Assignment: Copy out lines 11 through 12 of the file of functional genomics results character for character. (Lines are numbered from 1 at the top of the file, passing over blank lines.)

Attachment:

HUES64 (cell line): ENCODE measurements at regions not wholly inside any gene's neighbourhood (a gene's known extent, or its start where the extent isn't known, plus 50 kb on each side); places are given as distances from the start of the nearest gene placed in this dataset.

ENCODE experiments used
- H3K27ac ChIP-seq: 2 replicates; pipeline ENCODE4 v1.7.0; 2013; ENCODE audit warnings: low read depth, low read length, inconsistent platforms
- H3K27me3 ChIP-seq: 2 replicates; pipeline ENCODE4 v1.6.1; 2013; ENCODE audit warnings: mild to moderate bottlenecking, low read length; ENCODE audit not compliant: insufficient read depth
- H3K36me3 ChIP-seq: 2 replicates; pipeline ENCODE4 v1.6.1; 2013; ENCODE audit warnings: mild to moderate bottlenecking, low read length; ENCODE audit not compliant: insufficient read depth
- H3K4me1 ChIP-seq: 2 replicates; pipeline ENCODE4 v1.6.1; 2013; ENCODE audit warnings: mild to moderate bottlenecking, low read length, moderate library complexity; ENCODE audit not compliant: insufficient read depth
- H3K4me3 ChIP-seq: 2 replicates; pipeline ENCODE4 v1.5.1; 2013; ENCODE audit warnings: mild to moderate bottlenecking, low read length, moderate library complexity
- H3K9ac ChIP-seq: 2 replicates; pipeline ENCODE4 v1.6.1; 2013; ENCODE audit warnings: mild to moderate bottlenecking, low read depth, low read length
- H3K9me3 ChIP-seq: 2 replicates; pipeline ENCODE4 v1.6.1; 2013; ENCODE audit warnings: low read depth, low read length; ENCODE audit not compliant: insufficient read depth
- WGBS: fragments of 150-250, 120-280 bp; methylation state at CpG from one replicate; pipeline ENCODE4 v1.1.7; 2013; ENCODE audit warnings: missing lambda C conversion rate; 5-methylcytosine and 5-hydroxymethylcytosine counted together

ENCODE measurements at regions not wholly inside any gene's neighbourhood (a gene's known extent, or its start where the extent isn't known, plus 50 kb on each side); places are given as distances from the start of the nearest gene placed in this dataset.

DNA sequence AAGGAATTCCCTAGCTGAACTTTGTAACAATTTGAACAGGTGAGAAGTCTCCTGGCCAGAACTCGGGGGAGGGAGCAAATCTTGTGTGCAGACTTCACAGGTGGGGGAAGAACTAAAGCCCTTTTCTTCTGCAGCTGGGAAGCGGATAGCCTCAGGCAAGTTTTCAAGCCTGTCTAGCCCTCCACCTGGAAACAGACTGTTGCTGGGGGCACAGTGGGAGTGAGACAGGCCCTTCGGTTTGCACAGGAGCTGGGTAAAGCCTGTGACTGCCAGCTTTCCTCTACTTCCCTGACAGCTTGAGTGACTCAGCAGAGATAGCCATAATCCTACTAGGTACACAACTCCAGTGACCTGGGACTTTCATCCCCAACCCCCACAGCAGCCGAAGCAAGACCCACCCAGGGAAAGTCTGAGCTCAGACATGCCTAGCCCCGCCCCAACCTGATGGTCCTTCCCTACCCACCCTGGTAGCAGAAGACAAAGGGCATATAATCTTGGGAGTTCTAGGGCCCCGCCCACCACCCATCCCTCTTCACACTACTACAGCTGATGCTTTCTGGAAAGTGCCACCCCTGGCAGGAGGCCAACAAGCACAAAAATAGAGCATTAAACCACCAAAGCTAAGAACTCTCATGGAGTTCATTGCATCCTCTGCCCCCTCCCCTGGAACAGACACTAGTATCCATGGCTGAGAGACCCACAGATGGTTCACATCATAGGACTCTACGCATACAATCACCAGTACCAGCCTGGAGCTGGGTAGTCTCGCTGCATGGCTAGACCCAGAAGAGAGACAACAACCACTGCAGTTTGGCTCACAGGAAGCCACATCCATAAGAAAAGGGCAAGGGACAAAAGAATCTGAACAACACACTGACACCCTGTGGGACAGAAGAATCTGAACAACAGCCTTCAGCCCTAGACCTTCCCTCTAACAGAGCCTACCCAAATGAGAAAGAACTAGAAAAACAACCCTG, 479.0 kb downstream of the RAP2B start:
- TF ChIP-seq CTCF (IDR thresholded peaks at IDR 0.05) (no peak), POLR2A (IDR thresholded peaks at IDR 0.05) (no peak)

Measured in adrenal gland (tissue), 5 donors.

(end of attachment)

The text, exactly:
ENCODE measurements at regions not wholly inside any gene's neighbourhood (a gene's known extent, or its start where the extent isn't known, plus 50 kb on each side); places are given as distances from the start of the nearest gene placed in this dataset.

DNA sequence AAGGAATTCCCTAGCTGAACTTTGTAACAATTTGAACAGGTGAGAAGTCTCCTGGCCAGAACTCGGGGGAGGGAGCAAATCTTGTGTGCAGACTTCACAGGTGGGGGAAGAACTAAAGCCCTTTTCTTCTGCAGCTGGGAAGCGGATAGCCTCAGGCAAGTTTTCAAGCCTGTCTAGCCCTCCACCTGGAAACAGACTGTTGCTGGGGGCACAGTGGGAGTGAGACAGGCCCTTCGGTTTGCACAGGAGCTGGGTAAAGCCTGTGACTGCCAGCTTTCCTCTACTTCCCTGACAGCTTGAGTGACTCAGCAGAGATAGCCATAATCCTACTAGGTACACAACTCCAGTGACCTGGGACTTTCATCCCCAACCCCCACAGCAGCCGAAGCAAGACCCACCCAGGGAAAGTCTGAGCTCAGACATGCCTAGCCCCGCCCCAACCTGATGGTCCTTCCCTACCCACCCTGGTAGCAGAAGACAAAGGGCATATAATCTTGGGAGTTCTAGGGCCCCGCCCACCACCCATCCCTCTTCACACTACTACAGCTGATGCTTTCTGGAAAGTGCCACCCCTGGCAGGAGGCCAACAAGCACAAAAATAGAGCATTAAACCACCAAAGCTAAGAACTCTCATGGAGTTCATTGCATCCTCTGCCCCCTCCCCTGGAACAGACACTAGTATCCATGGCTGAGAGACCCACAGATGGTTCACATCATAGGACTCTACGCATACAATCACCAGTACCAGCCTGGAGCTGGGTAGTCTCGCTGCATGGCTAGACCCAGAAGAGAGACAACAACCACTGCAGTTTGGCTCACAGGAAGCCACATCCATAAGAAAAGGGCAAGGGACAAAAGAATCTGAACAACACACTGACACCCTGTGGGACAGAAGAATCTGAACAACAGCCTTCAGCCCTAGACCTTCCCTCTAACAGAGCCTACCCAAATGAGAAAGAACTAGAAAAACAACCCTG, 479.0 kb downstream of the RAP2B start: